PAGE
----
Ruling from the grave: What conditions can you place on gifts in your will?
Some people find it hard to ‘let go’. In 1993, a resident of San Antonio in the United States passed away, leaving his house and $30,000 to his wife. However, this was not as warm a matrimonial gesture as it first appeared. The husband had included a clause in his will making receipt of the gifts conditional on his wife smoking five cigarettes a day for the rest of her life, in response to her disdain of his habit.
That particular clause could not be upheld. Nonetheless testators are generally quite free to impose conditions on gifts in their wills. In many instances these conditions are sensible. For example, we often draft requests for gifts to be given to a relative when they reach a certain age.
Limits on conditional gifts
Courts are generally reluctant to deny a person’s testamentary wishes. The courts will try to uphold both conditions precedent (where an event must occur before a beneficiary can receive a gift) and conditions subsequent (where a beneficiary loses a gift they have already received if an event later occurs). A condition will not be upheld where:
- it violates a rule of law (most often because it is uncertain or impossible to satisfy)
- it is contrary to public policy
The Supreme Court of NSW considered both points in Hickin v Carroll & Ors (No 2)  NSWSC 1059.
Hickin v Carroll & Ors (No 2)
Patrick Carroll (Patrick) died on 16 April 2012 having made his will on 15 December 2011. Patrick was survived by his four children and bequeathed gifts to them in his will, on the following condition:
“subject to and dependent upon them becoming baptised in the Catholic Church within a period of 3 months from the date of my death and such gifts are also subject to and dependent (sic) my children attending my funeral”.
Patrick’s ex-wife and the childrens’ mother was a practising Jehovah’s Witness. All four children were baptised as Jehovah’s Witnesses and Patrick remained staunchly opposed to their association with the faith until his death. Whilst each child attended the funeral, none of them chose to be baptised in the Catholic Church. After the three month period lapsed, one of the Children sought a declaration from the Supreme Court that the conditions in the relevant clause were ‘void and of no effect’ and that the gifts were absolute gifts. After determining that the relevant clause was a condition precedent, the Supreme Court had to resolve whether the particular clause was uncertain, impossible to satisfy or contrary to public policy.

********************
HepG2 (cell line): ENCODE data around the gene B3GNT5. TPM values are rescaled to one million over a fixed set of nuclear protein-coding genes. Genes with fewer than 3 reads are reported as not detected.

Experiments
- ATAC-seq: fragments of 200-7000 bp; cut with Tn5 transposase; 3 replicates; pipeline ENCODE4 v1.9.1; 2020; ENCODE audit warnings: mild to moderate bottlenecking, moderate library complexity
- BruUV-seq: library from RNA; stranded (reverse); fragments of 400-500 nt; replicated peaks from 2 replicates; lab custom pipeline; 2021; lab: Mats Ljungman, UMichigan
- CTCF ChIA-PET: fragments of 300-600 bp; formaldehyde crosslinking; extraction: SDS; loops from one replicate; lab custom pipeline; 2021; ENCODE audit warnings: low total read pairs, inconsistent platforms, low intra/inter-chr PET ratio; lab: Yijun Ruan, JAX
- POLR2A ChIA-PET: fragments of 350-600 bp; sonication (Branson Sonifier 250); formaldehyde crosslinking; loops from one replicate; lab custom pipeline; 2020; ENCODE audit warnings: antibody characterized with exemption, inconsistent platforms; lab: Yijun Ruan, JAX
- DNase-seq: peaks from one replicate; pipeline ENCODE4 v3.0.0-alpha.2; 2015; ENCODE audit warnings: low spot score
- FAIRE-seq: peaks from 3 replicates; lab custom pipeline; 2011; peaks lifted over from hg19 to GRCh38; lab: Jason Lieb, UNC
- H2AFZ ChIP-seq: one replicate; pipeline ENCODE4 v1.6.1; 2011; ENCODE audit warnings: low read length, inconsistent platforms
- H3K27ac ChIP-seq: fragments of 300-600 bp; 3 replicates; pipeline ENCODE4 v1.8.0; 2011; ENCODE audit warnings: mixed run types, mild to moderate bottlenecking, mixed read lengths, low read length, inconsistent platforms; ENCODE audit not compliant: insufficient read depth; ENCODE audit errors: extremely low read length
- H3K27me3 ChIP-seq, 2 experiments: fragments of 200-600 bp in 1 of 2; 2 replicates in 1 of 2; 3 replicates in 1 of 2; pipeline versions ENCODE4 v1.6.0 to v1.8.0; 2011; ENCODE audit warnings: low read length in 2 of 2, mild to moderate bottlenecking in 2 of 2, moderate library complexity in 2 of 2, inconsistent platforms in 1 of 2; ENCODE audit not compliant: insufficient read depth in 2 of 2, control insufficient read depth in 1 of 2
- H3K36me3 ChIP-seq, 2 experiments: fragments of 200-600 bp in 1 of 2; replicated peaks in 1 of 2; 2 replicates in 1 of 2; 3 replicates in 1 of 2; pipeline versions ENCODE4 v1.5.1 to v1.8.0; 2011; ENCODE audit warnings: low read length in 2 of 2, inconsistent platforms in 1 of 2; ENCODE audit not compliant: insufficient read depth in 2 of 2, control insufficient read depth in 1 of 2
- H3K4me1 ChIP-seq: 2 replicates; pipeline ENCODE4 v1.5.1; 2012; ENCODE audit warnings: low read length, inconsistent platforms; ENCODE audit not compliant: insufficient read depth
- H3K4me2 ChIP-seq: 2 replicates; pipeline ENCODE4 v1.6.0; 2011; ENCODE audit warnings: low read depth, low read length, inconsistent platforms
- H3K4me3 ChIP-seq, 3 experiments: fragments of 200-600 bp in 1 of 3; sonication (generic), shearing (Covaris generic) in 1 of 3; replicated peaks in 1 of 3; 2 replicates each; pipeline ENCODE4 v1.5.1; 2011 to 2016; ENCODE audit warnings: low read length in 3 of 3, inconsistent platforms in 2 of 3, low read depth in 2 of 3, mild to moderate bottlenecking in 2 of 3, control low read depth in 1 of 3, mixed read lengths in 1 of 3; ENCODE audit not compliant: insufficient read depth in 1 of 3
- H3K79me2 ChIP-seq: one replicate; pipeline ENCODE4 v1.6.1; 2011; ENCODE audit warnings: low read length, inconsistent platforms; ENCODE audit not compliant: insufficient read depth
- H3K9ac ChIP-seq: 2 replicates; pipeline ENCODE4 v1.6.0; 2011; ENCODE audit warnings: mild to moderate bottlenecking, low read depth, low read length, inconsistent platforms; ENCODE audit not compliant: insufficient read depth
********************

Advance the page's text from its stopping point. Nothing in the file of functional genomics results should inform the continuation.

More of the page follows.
A condition precedent will not fail for uncertainty merely because it is not completely clearly expressed. The children argued that the relevant clause did not specify a particular Catholic denomination and that the concept of ‘baptism’ was open to interpretation. The Court held that it was clear that the children could have satisfied the ‘baptism condition’ by receiving the Roman Catholic sacrament of Baptism.
The Court followed the longstanding interpretation of ‘impossibility’ as meaning more than just ‘difficulty’ or ‘improbability’. Whilst the Children contended that it would have been highly difficult to arrange to be baptised in the specified three month window, the Court disagreed that it would be an impossible task.
The strongest argument that the Children submitted was that the condition was contrary to public policy to the extent that this should take precedence over freedom of testation. They contended that the relevant clause should either be void per se as a matter of public policy or, if not, contemporary circumstances gave rise to an as yet unrecognised principle of public policy. The Court disagreed with their submission. The Court ruled it was bound by the decision in In Re Cuming; Nicholls v Public Trustee (South Australia)  HCA 32, that held that a clause restraining religion was only contrary to public policy if it limited the parental right to raise a child in a particular faith. The clause here did not infringe upon the right of the children to exercise their religion freely. The Court also noted that outside the sphere of employment, there is no general protection under Commonwealth law from religious discrimination.
Should you use conditional gifts?
We recommend thinking twice before including quirky or peculiar conditions in a will. Whilst Patrick’s condition was upheld, in many instances the courts will be unwilling to uphold a condition on public policy grounds. If you do wish to place a condition in your will, it is essential that you speak to an experienced solicitor who can draft the condition effectively.